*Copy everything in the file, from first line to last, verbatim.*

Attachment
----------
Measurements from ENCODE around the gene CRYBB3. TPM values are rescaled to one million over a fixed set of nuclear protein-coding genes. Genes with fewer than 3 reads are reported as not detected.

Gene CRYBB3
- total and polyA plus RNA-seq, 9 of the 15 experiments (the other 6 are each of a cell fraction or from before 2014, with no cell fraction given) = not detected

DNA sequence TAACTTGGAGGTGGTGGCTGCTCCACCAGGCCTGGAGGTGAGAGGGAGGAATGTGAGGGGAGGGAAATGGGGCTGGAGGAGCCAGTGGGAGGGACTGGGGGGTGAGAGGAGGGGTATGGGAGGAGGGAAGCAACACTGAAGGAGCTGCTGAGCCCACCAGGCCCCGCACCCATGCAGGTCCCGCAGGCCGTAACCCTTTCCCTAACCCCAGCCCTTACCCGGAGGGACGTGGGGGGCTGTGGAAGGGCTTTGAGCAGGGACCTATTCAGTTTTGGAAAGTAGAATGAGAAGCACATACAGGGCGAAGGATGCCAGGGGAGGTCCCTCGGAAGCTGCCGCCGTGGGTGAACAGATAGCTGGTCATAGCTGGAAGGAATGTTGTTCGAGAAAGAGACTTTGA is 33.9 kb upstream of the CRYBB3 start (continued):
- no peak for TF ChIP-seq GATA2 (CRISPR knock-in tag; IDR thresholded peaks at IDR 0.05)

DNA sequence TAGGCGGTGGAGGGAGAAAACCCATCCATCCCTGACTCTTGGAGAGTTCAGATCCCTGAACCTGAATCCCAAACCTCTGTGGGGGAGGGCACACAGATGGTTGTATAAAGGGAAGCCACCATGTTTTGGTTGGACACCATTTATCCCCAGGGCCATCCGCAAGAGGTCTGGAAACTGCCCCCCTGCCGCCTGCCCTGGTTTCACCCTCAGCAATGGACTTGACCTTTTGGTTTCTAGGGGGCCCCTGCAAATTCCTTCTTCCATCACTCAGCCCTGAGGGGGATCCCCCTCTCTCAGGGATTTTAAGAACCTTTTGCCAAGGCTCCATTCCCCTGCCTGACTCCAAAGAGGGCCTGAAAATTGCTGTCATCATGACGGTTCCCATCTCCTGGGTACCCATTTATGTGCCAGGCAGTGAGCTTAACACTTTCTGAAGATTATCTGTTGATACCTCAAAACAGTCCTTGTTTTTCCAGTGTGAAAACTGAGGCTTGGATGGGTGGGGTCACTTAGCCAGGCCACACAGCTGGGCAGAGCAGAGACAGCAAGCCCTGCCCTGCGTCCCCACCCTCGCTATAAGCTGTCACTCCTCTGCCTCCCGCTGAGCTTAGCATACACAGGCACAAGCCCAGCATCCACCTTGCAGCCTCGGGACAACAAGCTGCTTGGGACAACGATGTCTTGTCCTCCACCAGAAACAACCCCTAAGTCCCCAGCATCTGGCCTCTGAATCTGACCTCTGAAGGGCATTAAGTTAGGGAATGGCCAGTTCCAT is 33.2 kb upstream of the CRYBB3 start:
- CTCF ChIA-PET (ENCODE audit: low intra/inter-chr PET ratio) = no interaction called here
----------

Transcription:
Measurements from ENCODE around the gene CRYBB3. TPM values are rescaled to one million over a fixed set of nuclear protein-coding genes. Genes with fewer than 3 reads are reported as not detected.

Gene CRYBB3
- total and polyA plus RNA-seq, 9 of the 15 experiments (the other 6 are each of a cell fraction or from before 2014, with no cell fraction given) = not detected

DNA sequence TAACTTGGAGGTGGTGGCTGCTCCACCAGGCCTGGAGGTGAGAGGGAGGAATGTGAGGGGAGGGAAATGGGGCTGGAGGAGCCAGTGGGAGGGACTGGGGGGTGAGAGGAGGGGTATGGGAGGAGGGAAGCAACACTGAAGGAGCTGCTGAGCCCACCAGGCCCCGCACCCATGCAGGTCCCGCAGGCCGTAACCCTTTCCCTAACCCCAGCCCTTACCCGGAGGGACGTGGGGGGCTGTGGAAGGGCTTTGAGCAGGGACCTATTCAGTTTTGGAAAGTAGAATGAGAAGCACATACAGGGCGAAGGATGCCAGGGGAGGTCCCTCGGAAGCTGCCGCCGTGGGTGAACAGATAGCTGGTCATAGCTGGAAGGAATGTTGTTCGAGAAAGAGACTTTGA is 33.9 kb upstream of the CRYBB3 start (continued):
- no peak for TF ChIP-seq GATA2 (CRISPR knock-in tag; IDR thresholded peaks at IDR 0.05)

DNA sequence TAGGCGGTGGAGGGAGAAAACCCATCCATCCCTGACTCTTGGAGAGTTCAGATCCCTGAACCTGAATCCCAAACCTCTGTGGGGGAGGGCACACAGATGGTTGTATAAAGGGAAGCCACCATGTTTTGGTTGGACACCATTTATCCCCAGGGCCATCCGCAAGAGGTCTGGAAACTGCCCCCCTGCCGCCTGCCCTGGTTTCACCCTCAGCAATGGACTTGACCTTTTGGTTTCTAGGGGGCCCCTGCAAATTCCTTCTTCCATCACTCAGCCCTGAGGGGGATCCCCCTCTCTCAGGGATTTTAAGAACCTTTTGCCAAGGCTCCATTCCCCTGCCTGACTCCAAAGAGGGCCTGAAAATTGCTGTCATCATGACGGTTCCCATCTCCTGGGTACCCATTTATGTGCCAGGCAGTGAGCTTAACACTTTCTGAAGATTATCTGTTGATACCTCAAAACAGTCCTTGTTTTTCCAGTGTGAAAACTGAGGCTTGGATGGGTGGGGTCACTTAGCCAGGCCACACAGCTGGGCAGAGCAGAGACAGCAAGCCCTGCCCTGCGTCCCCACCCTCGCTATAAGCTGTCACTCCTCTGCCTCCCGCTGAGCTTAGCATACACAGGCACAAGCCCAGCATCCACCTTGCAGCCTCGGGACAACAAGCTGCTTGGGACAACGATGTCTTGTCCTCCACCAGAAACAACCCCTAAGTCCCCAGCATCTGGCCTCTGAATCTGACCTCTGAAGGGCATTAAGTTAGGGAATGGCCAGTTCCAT is 33.2 kb upstream of the CRYBB3 start:
- CTCF ChIA-PET (ENCODE audit: low intra/inter-chr PET ratio) = no interaction called here